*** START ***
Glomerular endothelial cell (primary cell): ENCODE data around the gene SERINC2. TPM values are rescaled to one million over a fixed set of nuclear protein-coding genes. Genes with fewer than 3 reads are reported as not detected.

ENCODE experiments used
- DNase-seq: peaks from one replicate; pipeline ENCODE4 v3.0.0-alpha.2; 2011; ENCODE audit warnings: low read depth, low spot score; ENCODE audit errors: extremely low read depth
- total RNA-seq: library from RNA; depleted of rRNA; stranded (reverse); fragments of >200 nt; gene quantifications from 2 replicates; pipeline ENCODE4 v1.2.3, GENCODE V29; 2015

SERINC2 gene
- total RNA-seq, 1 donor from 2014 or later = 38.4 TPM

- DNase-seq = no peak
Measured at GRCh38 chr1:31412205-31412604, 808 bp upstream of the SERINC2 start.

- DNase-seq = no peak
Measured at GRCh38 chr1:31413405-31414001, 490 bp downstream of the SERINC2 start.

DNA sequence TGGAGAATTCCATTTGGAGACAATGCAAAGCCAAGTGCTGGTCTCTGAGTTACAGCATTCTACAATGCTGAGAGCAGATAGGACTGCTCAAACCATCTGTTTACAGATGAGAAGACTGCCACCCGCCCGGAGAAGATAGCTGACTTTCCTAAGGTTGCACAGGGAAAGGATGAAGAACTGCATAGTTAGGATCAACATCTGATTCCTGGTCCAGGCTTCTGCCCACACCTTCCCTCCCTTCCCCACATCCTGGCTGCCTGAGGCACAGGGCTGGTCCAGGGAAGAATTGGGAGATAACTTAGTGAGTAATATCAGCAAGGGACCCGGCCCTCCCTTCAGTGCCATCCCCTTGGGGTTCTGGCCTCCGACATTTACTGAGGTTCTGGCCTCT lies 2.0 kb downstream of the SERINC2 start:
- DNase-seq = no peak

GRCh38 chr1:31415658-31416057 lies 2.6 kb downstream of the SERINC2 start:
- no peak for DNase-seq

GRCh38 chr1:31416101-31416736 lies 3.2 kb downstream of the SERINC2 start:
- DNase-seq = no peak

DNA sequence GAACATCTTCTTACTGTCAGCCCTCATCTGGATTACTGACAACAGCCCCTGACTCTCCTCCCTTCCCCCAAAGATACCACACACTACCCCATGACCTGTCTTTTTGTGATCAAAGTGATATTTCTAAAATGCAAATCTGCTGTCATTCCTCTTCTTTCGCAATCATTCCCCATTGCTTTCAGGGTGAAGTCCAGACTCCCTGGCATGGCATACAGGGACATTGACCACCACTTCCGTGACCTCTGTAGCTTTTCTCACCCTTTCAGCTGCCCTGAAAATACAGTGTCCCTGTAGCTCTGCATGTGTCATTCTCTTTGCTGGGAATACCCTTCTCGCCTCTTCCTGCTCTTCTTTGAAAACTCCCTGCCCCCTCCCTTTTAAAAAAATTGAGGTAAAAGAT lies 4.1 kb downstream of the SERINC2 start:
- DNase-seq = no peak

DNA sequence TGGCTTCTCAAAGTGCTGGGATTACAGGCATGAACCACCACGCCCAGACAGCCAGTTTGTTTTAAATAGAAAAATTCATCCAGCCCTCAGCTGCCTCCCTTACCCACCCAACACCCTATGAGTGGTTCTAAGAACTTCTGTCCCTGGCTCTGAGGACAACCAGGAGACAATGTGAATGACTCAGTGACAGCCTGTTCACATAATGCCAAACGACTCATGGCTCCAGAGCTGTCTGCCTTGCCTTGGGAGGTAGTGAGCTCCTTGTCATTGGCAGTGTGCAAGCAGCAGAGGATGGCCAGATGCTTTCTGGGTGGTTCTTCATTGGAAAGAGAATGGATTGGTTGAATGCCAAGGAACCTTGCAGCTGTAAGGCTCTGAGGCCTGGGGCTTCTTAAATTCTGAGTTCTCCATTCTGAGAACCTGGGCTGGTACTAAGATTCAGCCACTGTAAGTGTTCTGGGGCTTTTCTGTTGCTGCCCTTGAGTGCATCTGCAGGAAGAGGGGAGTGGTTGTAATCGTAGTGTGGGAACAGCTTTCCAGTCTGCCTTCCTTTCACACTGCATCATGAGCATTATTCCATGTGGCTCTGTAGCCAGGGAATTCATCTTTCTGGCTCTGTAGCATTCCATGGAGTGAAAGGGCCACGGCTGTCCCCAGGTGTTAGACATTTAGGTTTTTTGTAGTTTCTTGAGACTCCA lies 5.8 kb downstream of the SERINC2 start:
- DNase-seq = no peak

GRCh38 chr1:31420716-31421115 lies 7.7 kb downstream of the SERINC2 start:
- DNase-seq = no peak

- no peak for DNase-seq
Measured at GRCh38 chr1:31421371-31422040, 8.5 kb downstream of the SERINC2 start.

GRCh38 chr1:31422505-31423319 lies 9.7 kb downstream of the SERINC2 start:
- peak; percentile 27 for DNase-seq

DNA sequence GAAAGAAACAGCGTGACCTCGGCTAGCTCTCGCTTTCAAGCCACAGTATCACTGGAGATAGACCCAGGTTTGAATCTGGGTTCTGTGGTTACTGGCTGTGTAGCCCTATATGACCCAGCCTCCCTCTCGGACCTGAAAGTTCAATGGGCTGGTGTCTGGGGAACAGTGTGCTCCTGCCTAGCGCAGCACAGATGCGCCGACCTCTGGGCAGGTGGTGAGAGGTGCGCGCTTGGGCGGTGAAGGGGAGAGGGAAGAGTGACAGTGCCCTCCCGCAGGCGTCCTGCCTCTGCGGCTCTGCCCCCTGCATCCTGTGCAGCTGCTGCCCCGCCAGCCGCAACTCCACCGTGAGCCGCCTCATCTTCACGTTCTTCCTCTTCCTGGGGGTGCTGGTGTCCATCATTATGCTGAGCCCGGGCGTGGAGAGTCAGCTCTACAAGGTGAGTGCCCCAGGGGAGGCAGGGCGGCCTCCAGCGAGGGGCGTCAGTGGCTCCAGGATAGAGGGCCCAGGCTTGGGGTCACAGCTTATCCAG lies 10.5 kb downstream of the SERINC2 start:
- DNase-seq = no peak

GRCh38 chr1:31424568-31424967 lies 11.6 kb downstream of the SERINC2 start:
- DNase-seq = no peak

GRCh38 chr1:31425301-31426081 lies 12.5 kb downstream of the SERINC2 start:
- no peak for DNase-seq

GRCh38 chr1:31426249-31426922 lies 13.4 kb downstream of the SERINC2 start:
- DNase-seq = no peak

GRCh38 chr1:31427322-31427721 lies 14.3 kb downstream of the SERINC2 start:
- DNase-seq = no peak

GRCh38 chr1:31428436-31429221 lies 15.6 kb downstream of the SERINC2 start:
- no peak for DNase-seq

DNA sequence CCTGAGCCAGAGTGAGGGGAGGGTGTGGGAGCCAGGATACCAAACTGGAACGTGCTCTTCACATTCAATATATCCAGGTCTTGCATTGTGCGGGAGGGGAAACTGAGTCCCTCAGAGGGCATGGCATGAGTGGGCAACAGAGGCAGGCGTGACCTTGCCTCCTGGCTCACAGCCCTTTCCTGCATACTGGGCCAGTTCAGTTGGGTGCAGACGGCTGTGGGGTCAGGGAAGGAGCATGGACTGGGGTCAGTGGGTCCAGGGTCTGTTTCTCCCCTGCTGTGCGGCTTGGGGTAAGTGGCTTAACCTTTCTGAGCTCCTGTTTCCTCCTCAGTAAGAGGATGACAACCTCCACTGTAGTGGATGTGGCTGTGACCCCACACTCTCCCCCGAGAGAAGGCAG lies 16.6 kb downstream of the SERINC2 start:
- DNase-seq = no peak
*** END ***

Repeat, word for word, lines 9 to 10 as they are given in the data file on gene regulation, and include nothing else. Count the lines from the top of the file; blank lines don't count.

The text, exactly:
- DNase-seq = no peak
Measured at GRCh38 chr1:31413405-31414001, 490 bp downstream of the SERINC2 start.